For Jonathan Swift, the wars of religion and generations-long rivalries between Britain and France were precisely as arbitrary as a decision about which end of a boiled egg to crack. Since it really doesn’t matter, everyone should do as they see fit, and ‘break their eggs at the convenient end’. The question remained: which end would that be?

For modern day computer engineers considering which byte order to set their hardware and software to, the decision is still fairly arbitrary, but it matters at least a little which end is adopted. Rather like driving on the left or right, no one really cares which is which as long as everyone agrees on a convention, but also like driving on the left or the right, no one is prepared to shift their preference, and when pressed will provide justifications for the status quo. Unlike driving on the left or right, however, those justifications do have some reasoning behind them. It actually is possible to come up with a list of why a particular byte order is useful for particular purposes, and therefore to prefer one order or the other on somewhat rational grounds.

Danny Cohen’s article, the one that announced the war in the first place, lent its central metaphor of big endians and little endians to the concept of byte order:

“Endianness describes how multi-byte data is represented by a computer system and is dictated by the CPU architecture of the system. Unfortunately not all computer systems are designed with the same Endian-architecture. The difference in Endian-architecture is an issue when software or data is shared between computer systems. An analysis of the computer system and its interfaces will determine the requirements of the Endian implementation of the software. ” (Intel white paper, quoted in Blanc and Maaraoui 2005:2)

For instance, Intel x86 architecture is little-ended (see LaPlante and Mazor 2006 for a history), while Motorola architecture is mostly big-ended. ARM architecture and some others, meanwhile, have switchable endedness, which tends to be set one way or the other by default. The distinction between Intel chips used in most IBM compatible PCs and Motorola chips used in most Apple computers meant that the byte order issue was, to say the least, overshadowed by intense marketing competition and rivalry during the 1980s and into the 1990s. Behind the embryonic “I’m a Mac – I’m a PC” rivalry lay another much less glossy rivalry, between big-endian and little-endian architecture.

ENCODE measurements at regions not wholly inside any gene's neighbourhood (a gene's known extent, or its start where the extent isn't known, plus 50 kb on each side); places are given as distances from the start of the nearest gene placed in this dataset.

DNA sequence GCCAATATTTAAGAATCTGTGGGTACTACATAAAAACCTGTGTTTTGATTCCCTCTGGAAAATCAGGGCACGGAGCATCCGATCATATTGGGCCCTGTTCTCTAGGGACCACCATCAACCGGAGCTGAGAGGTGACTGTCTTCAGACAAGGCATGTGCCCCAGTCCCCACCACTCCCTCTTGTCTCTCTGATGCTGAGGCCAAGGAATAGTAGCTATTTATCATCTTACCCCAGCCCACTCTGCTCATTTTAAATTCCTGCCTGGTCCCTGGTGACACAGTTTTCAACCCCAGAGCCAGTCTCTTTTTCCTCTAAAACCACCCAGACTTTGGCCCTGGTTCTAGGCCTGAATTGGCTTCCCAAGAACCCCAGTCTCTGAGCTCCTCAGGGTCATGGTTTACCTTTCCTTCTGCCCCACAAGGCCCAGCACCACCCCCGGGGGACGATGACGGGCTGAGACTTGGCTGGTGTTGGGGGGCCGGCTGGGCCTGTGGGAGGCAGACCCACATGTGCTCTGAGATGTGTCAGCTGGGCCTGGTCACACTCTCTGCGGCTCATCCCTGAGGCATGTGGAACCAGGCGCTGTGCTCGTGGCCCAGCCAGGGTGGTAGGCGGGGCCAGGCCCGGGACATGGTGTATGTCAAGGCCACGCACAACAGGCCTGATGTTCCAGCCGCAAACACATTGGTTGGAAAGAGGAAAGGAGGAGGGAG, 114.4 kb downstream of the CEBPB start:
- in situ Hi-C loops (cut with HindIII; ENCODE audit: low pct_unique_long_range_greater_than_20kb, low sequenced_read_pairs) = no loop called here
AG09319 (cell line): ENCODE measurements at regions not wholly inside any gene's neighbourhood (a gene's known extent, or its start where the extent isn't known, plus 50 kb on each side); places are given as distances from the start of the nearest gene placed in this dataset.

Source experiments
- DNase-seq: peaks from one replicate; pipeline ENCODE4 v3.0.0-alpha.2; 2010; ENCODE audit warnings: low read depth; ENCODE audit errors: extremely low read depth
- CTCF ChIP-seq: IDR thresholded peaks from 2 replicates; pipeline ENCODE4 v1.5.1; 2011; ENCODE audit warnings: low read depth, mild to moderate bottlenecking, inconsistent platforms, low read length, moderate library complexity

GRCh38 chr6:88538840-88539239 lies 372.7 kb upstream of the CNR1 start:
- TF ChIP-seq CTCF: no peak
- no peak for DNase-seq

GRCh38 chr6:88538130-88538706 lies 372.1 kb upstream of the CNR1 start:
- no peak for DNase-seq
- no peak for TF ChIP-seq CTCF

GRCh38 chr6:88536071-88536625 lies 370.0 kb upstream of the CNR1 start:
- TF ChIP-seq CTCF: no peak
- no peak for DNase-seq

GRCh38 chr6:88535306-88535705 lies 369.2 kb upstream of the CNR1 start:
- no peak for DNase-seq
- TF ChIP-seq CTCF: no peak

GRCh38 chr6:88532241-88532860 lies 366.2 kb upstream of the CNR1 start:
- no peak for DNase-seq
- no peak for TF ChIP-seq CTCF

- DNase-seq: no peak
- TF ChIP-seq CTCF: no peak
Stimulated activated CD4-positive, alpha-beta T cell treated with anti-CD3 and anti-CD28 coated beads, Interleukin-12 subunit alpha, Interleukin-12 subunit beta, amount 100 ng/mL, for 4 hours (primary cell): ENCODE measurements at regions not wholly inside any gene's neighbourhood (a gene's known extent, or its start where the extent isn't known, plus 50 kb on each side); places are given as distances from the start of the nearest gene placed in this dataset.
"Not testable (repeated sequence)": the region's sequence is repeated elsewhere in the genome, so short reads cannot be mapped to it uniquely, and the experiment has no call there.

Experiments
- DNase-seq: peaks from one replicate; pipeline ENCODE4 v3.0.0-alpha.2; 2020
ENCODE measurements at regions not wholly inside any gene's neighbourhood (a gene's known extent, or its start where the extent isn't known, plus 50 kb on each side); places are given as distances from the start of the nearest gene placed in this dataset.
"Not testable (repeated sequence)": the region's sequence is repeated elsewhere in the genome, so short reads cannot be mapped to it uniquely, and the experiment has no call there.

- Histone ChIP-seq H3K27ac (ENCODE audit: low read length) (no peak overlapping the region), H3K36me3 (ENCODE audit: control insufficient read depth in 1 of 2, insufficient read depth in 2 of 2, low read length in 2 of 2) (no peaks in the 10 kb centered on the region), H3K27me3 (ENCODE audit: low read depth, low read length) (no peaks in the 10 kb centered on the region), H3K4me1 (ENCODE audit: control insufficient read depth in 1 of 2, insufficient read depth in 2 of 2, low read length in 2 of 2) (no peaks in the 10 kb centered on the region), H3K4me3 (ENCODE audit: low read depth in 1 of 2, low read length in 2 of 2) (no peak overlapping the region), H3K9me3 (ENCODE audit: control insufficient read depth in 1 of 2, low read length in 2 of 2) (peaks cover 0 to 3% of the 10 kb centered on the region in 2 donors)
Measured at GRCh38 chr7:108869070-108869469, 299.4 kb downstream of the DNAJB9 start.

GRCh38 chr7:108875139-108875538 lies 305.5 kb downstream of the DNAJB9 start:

In seeking a resolution to these fairly arcane distinctions in computer architecture, Danny Cohen identified a number of alternatives, which, as it turns out and though he probably didn’t know it, relate quite well to the four cultural biases or worldviews identified by the anthropologist Mary Douglas in her Grid-Group Cultural Theory . The first was continued ‘holy war’. This is what Lilliput was pursuing against Blefuscu and, according to Cohen an appropriate metaphor for the standoff between big-enders and little-enders in computer communications architecture. It seemed likely to continue because:

“Each camp tries to convert the other. Like all the religious wars of the past, logic is not the decisive tool. Power is. This holy war is not the first one, and probably will not be the last one either. The “Be reasonable, do it my way” approach does not work. Neither does the Esperanto approach of “let’s all switch to yet a new language”.”

An alternative was to somehow supply a big man like Gulliver to come and sort out the problem from on high. Here we see the strong Grid – strong Group approach of the Hierarchical cultural bias:

“We would like to see some Gulliver standing up between the two islands, forcing a unified communication regime on all of us.”

Yet another alternative offered by Cohen was to trust to chance and abide by the dictates of fate:

“How about tossing a coin ???”

This is a nod to the strong Grid – weak Group cultural bias of Fatalism.

Lettle Endian / Big EndianCohen, like Swift before him, was not terribly optimistic that conflicts over arbitrary decisions would be resolved amicably. He forecast:

“Our communication world may split according to the language used. A certain book (which is NOT mentioned in the references list) has an interesting story about a similar phenomenon, the Tower of Babel. Little-Endians are Little-Endians and Big-Endians are Big-Endians and never the twain shall meet.”

Cohen was writing in 1980. Computer engineers have now had thirty years to resolve the war of the byte order. So how have they fared?

What happened next? How did things pan out? Which end of the egg triumphed?

Continue reading “Putting an End to Endianism: the feud you probably never noticed but take part in every day”